Subsequent to writing the post below, I have received a very strong complaint from a reasonable and tolerant individual over the behaviour of a single male with four dogs this morning. He had a small one on a lead with a lurcher type, St Bernard type and another large dog all charging about through the shallow water either side of the spit. This person with the dogs is apparently "difficult to engage with" - a not uncommon event with individuals with dogs behaving like this. The dogs were also swimming after the swans and cygnets. Any further info on this gentleman will be treated confidentially. Thanks.
Perhaps the same female Red-veined Darter glimpsed a couple of days ago was in cop with a male today and then seen ovipositing. The problem is that ideal shallow water and associated sensitive habitat in-between the spit and the western shore is invaded by large bathing dogs churning the whole place up on a daily basis (comment re-trying to reason with these people deleted). Please do keep having a go at them politely if you are nearby. Thanks. There is no obvious problem allowing dogs to bathe by the swan feeding area near the car park & bench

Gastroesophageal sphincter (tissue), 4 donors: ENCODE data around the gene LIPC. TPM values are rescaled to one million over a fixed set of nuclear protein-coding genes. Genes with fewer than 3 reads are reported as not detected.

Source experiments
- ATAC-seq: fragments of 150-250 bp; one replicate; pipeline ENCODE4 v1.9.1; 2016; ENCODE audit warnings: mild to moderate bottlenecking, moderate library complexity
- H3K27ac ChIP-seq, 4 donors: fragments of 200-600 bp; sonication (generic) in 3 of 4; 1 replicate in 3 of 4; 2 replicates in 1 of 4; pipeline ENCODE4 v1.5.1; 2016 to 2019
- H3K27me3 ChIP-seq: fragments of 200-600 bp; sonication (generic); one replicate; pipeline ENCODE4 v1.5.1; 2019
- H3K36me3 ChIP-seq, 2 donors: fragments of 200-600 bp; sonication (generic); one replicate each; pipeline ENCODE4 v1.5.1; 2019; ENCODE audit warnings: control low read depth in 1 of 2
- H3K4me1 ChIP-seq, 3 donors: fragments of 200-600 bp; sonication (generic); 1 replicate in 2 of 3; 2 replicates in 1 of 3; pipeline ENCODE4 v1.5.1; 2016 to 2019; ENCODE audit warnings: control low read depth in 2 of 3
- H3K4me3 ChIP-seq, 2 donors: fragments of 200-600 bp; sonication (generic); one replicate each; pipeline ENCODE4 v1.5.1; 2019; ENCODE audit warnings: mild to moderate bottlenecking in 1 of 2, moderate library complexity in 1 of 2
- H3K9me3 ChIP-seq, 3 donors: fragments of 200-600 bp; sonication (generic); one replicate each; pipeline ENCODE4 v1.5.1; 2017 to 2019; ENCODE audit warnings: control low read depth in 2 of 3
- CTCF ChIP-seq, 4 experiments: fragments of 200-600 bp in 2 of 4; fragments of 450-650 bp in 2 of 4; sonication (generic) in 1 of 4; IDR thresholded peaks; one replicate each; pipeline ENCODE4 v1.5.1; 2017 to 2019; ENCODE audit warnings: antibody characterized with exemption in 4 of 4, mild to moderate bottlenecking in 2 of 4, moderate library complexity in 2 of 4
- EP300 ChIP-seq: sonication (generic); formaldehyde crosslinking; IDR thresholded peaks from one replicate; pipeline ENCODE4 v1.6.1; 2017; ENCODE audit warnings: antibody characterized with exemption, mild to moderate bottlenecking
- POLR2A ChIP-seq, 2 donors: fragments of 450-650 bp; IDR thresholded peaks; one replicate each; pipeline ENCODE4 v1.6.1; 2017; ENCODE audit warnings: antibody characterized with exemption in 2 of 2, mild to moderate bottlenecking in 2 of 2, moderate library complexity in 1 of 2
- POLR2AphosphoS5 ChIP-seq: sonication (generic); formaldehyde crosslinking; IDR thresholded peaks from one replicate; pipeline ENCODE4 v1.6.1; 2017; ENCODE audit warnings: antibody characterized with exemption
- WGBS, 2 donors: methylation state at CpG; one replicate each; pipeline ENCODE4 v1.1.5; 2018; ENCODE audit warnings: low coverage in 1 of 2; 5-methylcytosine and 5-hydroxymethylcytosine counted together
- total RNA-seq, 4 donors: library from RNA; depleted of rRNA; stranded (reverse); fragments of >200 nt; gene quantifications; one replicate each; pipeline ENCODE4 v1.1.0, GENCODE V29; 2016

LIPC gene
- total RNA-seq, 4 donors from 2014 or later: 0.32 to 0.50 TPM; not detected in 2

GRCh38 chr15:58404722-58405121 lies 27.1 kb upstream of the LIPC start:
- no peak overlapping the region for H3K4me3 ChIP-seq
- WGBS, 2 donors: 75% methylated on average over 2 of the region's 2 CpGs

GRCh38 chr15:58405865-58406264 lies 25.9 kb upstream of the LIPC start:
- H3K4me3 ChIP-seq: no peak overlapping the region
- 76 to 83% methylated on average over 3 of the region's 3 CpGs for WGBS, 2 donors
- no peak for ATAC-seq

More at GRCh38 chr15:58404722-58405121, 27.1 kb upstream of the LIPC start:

Middleton model boat pond
Red-veined Darter - action from about midday - all in feeding over the water routine as they first appeared and there was a minimum of 7 males and one ovipositing female (usually in tandem)
Common Darter - at least one teneral - watch out for these at the water edge in the next few days complicating i.d.
Four-spotted Chaser - 6
Black-tailed Skimmer - 8+
Emperor - 3
First second brood Comma of the year
Med Gull - 11 2CY, 5 3CY, 5 adult, one juvenile. About half of these examined for rings and one adult possessed R13E - we've had this before and I think it is Polish - will check tomorrow (Tuesday)
BEWARE a runt 2CY Black headed gull!
No moths of interest in a very late trap check. Thanks to Arthur Pennington for locating the female Red-veined Darter in cop and John McCague for stuff from Heysham NR and Mark Prestwood for the late info on additional Meds & the darvic-ringed bird